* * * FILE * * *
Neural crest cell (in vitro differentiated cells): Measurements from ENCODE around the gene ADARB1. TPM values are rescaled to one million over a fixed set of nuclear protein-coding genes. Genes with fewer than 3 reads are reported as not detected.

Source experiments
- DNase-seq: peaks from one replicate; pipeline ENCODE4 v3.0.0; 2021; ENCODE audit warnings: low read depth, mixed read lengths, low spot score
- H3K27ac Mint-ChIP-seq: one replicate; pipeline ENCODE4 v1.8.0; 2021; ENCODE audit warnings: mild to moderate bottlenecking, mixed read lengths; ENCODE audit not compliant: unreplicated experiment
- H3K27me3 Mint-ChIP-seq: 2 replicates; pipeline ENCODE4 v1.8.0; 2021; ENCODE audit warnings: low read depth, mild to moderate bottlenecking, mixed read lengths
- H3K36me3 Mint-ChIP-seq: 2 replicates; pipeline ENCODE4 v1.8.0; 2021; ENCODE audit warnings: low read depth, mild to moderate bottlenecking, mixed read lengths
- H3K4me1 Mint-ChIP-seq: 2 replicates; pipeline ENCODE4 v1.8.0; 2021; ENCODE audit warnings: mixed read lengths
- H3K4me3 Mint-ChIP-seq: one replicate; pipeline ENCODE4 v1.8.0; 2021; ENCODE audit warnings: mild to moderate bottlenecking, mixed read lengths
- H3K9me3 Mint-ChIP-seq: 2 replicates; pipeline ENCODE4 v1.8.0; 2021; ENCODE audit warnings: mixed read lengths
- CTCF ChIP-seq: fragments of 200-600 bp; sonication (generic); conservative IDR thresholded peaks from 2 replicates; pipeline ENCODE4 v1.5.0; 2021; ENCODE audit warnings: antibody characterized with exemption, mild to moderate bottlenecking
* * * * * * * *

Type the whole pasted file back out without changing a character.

Neural crest cell (in vitro differentiated cells): Measurements from ENCODE around the gene ADARB1. TPM values are rescaled to one million over a fixed set of nuclear protein-coding genes. Genes with fewer than 3 reads are reported as not detected.

Source experiments
- DNase-seq: peaks from one replicate; pipeline ENCODE4 v3.0.0; 2021; ENCODE audit warnings: low read depth, mixed read lengths, low spot score
- H3K27ac Mint-ChIP-seq: one replicate; pipeline ENCODE4 v1.8.0; 2021; ENCODE audit warnings: mild to moderate bottlenecking, mixed read lengths; ENCODE audit not compliant: unreplicated experiment
- H3K27me3 Mint-ChIP-seq: 2 replicates; pipeline ENCODE4 v1.8.0; 2021; ENCODE audit warnings: low read depth, mild to moderate bottlenecking, mixed read lengths
- H3K36me3 Mint-ChIP-seq: 2 replicates; pipeline ENCODE4 v1.8.0; 2021; ENCODE audit warnings: low read depth, mild to moderate bottlenecking, mixed read lengths
- H3K4me1 Mint-ChIP-seq: 2 replicates; pipeline ENCODE4 v1.8.0; 2021; ENCODE audit warnings: mixed read lengths
- H3K4me3 Mint-ChIP-seq: one replicate; pipeline ENCODE4 v1.8.0; 2021; ENCODE audit warnings: mild to moderate bottlenecking, mixed read lengths
- H3K9me3 Mint-ChIP-seq: 2 replicates; pipeline ENCODE4 v1.8.0; 2021; ENCODE audit warnings: mixed read lengths
- CTCF ChIP-seq: fragments of 200-600 bp; sonication (generic); conservative IDR thresholded peaks from 2 replicates; pipeline ENCODE4 v1.5.0; 2021; ENCODE audit warnings: antibody characterized with exemption, mild to moderate bottlenecking